Mind & Matter
Mind & Matter
Ketosis & Ketogenic Diet: Brain & Mental Health, Metabolism, Diet & Exercise, Cancer, Diabetes | Dominic D'Agostino | #158

Ketosis & Ketogenic Diet: Brain & Mental Health, Metabolism, Diet & Exercise, Cancer, Diabetes | Dominic D'Agostino | #158

Download, watch or listen to M&M episode #158

About the guest: Dominic D'Agostino, PhD is a researcher and professor at the University of South Florida, where his lab studies metabolism, human biology, and related subjects.

Episode summary: Nick and Dr. D'Agostino discuss: ketosis and the ketogenic diet; effects of ketosis on diabetes, insulin resistance & metabolic health; effects on brain & mental health; relationship with exercise performance; cholesterol, LDL, triglycerides & other biomarkers; cancer; and more.

*This content is never meant to serve as medical advice.


Full AI-generated transcript below. Beware of typos & mistranslations!

Dominic D'Agostino 2:24

Sure, I am a professor at University of South Florida Morsani College of Medicine. I did my undergraduate in nutrition science and biology. And then I studied neuroscience and physiology with a focus on the neural control of autonomic regulation for my PhD, specifically in the context of the hypoxic response or response hypoxia. And then, as a postdoctoral fellow, I studied extreme environments. And then in my I have a more general kind of education background as a professor, I teach neuropharmacology. I teach nutrition, I teach physiology. And I teach medical students, PhD students, masters students and honors undergrad students. And I do about 50% teaching 50% research. And yeah, run our research lab and do teaching.

Nick Jikomes 3:23

What uh, what do you work on in the lab these days? What's the focus? Yeah,

Dominic D'Agostino 3:28

we have a lot of different projects. I should mention also cancer research we do. The last conference I came from was on an inborn error of metabolism called glycogen storage disease. Type two, which is also good Pompe Disease. There's a number of these inborn errors of metabolism, that these disease processes are highly receptive to ketogenic interventions that change metabolic physiology, brain energy metabolism. We've studied glucose transporter type one Deficiency Syndrome, Kabuki syndrome, which is a genetic disorder disorder, where the ketone bodies app act as epigenetic regulators on gene expression. I've studied Pompe Disease Angelman syndrome, I guess, I guess what you could say what pays the what has paid the bills in the in the lab and allowed me to expand into different applications is navy funding to develop ketogenic strategies to enhance warfighter resilience in extreme environments. So that would be like high oxygen environment associated in a high hyperbaric pressure environments. So we've I've worked in the capacity of looking at nanoscopic changes with atomic force microscopes to laser confocal to my study Use rat studies, collaborative pig studies, human studies where I've been a subject living in a hyperbaric environment, underwater for 10 days where I'm the subject. And I do research on astronauts because they train in these extreme environments in isolated extreme environments for their preparation for the space station. So that would be NASA's extreme environment. Mission operations are Nemo 22, and my wife was on Nemo 23. So we've studied everything from the mitochondria to like, the whole human and everything in between, or extreme environments,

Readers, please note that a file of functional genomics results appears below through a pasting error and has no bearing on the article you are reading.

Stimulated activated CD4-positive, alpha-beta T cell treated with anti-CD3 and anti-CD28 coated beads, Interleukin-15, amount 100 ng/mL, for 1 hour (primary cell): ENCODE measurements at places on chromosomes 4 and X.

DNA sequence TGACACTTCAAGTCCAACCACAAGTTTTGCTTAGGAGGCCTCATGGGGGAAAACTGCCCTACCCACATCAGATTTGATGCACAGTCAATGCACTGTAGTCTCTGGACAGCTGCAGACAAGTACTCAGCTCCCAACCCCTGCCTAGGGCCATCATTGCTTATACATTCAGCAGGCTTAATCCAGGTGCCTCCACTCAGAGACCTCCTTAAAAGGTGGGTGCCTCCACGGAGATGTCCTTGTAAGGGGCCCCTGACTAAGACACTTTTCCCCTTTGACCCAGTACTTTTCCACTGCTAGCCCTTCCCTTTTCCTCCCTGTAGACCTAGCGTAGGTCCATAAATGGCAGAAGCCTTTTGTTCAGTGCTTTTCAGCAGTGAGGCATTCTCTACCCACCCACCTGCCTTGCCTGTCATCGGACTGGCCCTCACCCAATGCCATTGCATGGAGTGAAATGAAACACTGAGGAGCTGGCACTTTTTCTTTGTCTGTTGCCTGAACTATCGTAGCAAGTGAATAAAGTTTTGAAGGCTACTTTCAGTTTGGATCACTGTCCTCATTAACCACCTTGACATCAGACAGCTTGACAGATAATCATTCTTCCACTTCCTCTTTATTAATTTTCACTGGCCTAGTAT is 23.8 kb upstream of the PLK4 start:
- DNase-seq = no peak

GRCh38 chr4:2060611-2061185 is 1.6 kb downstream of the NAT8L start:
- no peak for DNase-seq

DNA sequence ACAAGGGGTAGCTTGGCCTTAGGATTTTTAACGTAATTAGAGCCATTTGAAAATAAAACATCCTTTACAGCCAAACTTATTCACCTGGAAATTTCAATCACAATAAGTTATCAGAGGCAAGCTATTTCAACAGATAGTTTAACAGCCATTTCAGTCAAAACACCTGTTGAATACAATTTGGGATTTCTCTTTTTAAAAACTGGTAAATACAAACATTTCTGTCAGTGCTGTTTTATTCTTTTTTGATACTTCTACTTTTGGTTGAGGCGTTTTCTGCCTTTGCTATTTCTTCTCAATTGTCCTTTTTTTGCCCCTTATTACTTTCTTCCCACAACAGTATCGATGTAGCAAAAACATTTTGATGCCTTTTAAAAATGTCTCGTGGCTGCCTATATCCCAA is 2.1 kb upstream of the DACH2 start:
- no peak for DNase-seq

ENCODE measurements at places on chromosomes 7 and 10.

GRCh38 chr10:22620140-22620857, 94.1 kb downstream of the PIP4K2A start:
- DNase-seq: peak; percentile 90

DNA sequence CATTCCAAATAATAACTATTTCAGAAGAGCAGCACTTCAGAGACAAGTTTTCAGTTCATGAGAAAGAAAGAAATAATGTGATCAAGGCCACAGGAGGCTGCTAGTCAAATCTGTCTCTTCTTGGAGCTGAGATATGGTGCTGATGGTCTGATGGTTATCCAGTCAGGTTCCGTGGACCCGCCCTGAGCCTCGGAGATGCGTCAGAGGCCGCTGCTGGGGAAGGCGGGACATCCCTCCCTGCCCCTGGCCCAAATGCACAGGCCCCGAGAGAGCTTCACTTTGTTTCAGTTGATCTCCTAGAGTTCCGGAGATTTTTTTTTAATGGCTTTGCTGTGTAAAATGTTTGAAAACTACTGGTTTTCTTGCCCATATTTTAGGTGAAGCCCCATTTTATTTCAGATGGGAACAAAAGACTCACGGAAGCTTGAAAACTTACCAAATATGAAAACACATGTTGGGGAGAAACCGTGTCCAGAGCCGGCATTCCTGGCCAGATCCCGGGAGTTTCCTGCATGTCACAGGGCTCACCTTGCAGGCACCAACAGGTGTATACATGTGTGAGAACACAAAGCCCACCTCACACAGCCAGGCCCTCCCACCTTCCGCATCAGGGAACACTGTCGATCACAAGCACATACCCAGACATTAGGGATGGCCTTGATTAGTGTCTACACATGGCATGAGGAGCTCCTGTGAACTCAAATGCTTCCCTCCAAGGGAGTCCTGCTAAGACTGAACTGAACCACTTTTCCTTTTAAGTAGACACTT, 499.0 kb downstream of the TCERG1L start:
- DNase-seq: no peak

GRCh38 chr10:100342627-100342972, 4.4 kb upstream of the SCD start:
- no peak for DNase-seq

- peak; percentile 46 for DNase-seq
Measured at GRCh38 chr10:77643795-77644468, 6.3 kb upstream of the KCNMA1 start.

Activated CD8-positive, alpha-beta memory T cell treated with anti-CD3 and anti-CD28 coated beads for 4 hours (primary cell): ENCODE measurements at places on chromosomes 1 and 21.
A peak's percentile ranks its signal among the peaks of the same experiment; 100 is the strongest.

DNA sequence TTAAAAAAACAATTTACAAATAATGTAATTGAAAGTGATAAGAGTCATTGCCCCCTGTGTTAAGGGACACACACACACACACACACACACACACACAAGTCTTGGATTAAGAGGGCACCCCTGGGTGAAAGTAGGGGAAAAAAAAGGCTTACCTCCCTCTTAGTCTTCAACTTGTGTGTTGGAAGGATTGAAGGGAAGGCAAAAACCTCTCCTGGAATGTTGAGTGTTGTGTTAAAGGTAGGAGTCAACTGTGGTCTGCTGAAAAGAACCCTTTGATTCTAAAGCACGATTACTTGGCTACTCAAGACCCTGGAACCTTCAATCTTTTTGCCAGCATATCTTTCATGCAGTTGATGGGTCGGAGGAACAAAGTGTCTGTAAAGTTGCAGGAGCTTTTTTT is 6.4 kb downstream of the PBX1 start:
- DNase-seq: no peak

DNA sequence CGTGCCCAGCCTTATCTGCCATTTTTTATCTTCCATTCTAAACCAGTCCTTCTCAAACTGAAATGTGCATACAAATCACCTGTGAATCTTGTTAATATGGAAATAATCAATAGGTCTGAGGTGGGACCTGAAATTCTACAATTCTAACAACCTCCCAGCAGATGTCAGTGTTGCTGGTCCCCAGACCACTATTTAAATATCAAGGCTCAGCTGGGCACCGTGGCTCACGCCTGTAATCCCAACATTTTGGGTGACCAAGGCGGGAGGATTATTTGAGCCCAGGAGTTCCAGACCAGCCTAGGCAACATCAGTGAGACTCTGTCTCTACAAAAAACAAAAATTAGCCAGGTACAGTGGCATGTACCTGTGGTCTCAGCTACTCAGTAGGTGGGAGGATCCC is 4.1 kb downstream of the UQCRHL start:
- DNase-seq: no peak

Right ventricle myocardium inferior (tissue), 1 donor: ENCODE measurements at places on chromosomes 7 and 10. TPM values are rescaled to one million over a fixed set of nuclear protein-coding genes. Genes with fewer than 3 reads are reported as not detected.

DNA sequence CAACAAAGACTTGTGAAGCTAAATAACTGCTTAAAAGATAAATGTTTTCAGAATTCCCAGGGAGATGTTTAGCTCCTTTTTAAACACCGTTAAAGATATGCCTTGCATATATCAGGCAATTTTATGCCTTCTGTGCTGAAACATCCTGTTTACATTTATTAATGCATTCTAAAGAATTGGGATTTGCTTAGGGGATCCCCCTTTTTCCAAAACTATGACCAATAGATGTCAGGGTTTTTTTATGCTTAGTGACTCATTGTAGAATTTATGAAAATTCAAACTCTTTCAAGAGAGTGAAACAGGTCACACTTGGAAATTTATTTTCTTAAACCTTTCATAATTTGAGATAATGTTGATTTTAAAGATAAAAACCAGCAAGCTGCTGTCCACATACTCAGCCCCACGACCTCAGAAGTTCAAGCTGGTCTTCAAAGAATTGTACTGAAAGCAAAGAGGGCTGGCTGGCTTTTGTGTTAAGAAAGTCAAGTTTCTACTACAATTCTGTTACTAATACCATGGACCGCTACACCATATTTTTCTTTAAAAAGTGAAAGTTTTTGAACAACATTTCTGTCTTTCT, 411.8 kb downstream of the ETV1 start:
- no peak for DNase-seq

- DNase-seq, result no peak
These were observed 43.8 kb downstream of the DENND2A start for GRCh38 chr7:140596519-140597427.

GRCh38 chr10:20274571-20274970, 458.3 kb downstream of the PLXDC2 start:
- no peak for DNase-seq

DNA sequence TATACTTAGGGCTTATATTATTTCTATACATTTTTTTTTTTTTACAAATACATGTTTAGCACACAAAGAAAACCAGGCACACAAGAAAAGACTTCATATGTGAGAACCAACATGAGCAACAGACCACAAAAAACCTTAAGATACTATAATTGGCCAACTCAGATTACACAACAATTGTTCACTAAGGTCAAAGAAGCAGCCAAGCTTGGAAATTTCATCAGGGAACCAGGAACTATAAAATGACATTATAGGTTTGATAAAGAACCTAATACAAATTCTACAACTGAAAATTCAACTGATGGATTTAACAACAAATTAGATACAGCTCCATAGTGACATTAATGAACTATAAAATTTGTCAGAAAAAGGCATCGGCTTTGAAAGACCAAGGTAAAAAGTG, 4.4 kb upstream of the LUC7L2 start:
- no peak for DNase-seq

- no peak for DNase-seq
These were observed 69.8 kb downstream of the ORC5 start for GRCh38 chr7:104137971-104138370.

Nick Jikomes 5:35

when you're in that hyperbaric environment. What what's it like? What happens? What are some of the the adaptations of the human body when when someone goes into those conditions?

Dominic D'Agostino 5:44

Yeah, you know, it's, you know, the human body is incredibly adaptable. I teach nutrition. So it's amazing that like, we can adapt to so many different nutritional things to eating just underprint plants to 100% meat. And it is remarkable how adaptive we are. Yeah, I was gonna say at least in the short term, but in the relatively long term, to changes in the composition of gases and pressure. So I was in the Aquarius habitat, which is off of the keys and Isla Murata about five, six miles off. And it's a it's it's a submerged habitat, that's down to about almost three atmospheres of pressure. So unlike a submarine, which stays at one atmosphere pressure, the submerge habitat for training is about three atmospheres of pressure. And then you can go outside of that, and do work. And that's that's called like EBA, or extra vehicular activity. If you're on the space station, and you go outside to Space Station to work on it, that's called an eta. So you get like, suited up to do EBA is to do different work things. So we measured, some of that's published them, it's not. But we have, for example, we were like the aura ring. So we look at sleep. Look at HRV, we were the polar v 800. So we get a little bit higher HRV. We look at the microbiome, how the microbiome changes and extreme like skin microbiome, the microbiome of the underwater habitat, which is kind of interesting. We look at blood, we do blood samples of like hormones, hscrp Different things like that we oh, we do my wife's a behavioral neuroscientist. So we look at stress. So we look at stress hormones, like cortisol, but also look at like, the impact of how allostatic load impacts, like different stress. So that we use like NIH toolbox, we look at depression, anxiety, you know, Gad seven, PHQ. Nine, we look at sleep. And then we do we'll actually take like, what's it called an iPad that's suited for underwater applications. And I dive I think they call it so we take the iPads, outside of the dry habitat, which is under pressure in the wet habitat, when we're all suited up to do the VAs. And we'll look at like reaction time and how, you know, this amount of pressure is impacting reaction time decision making a whole host of different things. We look at taste receptors, you know, it's because, you know, taste receptors can change under hyperbaric pressure. And of course, NASA has all their things. So actually, it's to vet out different procedures, different tools, for example, like we tested drill underwater, we go out and collect different corals like siter, Astria, and different like corals that may be endangered, and we bring them back. And we have a mini DNA analyzer and sequencer where we look at like, you know, the actual species, and then we actually go back and plant the corals and like a coral nursery to propagate certain species. So they like put us to work under there. But there's a whole host that's just like a little sample of objectives that we have. I'm more of like the biomedical guy, but then we have like engineers, and, you know, environmental biologists and stuff working with us, in addition to some of the top NASA astronauts, actually Buzz Aldrin, like, signed, right above my bunk that I was sleeping in. And so, so we've had some, like, you know, pretty big astronauts on those missions. So it's, it was really a, an amazing experience, you know, to work in that environment. And